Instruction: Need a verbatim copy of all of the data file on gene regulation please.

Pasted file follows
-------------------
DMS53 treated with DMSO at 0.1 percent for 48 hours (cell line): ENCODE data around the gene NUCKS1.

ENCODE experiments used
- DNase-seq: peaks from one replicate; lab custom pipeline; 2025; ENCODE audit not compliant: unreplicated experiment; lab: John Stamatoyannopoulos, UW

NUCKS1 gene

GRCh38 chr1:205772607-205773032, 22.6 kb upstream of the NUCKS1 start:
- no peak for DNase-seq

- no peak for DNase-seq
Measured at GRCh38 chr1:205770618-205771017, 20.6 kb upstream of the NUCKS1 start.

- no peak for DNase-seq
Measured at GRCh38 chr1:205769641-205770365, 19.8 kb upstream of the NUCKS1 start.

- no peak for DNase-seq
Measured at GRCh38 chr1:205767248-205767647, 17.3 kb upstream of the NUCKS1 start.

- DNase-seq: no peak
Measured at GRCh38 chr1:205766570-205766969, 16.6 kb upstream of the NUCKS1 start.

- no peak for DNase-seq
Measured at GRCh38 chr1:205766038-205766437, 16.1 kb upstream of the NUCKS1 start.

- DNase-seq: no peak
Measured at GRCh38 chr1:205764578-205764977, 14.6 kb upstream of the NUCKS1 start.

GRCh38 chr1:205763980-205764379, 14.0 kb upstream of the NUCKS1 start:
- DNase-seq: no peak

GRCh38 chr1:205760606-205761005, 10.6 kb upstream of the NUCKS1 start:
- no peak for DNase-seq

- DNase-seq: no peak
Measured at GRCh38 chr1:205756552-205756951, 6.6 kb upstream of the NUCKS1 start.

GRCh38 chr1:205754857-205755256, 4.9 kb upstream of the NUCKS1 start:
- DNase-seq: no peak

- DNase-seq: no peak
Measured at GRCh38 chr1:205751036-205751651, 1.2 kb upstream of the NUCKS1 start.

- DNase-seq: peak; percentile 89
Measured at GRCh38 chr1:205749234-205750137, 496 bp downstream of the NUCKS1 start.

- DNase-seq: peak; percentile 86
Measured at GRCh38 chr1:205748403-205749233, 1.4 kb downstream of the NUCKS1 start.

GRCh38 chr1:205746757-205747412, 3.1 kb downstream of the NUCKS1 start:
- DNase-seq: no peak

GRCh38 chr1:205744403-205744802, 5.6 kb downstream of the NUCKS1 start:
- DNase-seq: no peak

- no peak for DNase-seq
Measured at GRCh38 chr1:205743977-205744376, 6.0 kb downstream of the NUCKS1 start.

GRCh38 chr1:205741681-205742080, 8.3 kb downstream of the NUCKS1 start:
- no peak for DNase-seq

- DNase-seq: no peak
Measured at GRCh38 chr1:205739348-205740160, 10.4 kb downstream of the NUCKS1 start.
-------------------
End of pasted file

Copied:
DMS53 treated with DMSO at 0.1 percent for 48 hours (cell line): ENCODE data around the gene NUCKS1.

ENCODE experiments used
- DNase-seq: peaks from one replicate; lab custom pipeline; 2025; ENCODE audit not compliant: unreplicated experiment; lab: John Stamatoyannopoulos, UW

NUCKS1 gene

GRCh38 chr1:205772607-205773032, 22.6 kb upstream of the NUCKS1 start:
- no peak for DNase-seq

- no peak for DNase-seq
Measured at GRCh38 chr1:205770618-205771017, 20.6 kb upstream of the NUCKS1 start.

- no peak for DNase-seq
Measured at GRCh38 chr1:205769641-205770365, 19.8 kb upstream of the NUCKS1 start.

- no peak for DNase-seq
Measured at GRCh38 chr1:205767248-205767647, 17.3 kb upstream of the NUCKS1 start.

- DNase-seq: no peak
Measured at GRCh38 chr1:205766570-205766969, 16.6 kb upstream of the NUCKS1 start.

- no peak for DNase-seq
Measured at GRCh38 chr1:205766038-205766437, 16.1 kb upstream of the NUCKS1 start.

- DNase-seq: no peak
Measured at GRCh38 chr1:205764578-205764977, 14.6 kb upstream of the NUCKS1 start.

GRCh38 chr1:205763980-205764379, 14.0 kb upstream of the NUCKS1 start:
- DNase-seq: no peak

GRCh38 chr1:205760606-205761005, 10.6 kb upstream of the NUCKS1 start:
- no peak for DNase-seq

- DNase-seq: no peak
Measured at GRCh38 chr1:205756552-205756951, 6.6 kb upstream of the NUCKS1 start.

GRCh38 chr1:205754857-205755256, 4.9 kb upstream of the NUCKS1 start:
- DNase-seq: no peak

- DNase-seq: no peak
Measured at GRCh38 chr1:205751036-205751651, 1.2 kb upstream of the NUCKS1 start.

- DNase-seq: peak; percentile 89
Measured at GRCh38 chr1:205749234-205750137, 496 bp downstream of the NUCKS1 start.

- DNase-seq: peak; percentile 86
Measured at GRCh38 chr1:205748403-205749233, 1.4 kb downstream of the NUCKS1 start.

GRCh38 chr1:205746757-205747412, 3.1 kb downstream of the NUCKS1 start:
- DNase-seq: no peak

GRCh38 chr1:205744403-205744802, 5.6 kb downstream of the NUCKS1 start:
- DNase-seq: no peak

- no peak for DNase-seq
Measured at GRCh38 chr1:205743977-205744376, 6.0 kb downstream of the NUCKS1 start.

GRCh38 chr1:205741681-205742080, 8.3 kb downstream of the NUCKS1 start:
- no peak for DNase-seq

- DNase-seq: no peak
Measured at GRCh38 chr1:205739348-205740160, 10.4 kb downstream of the NUCKS1 start.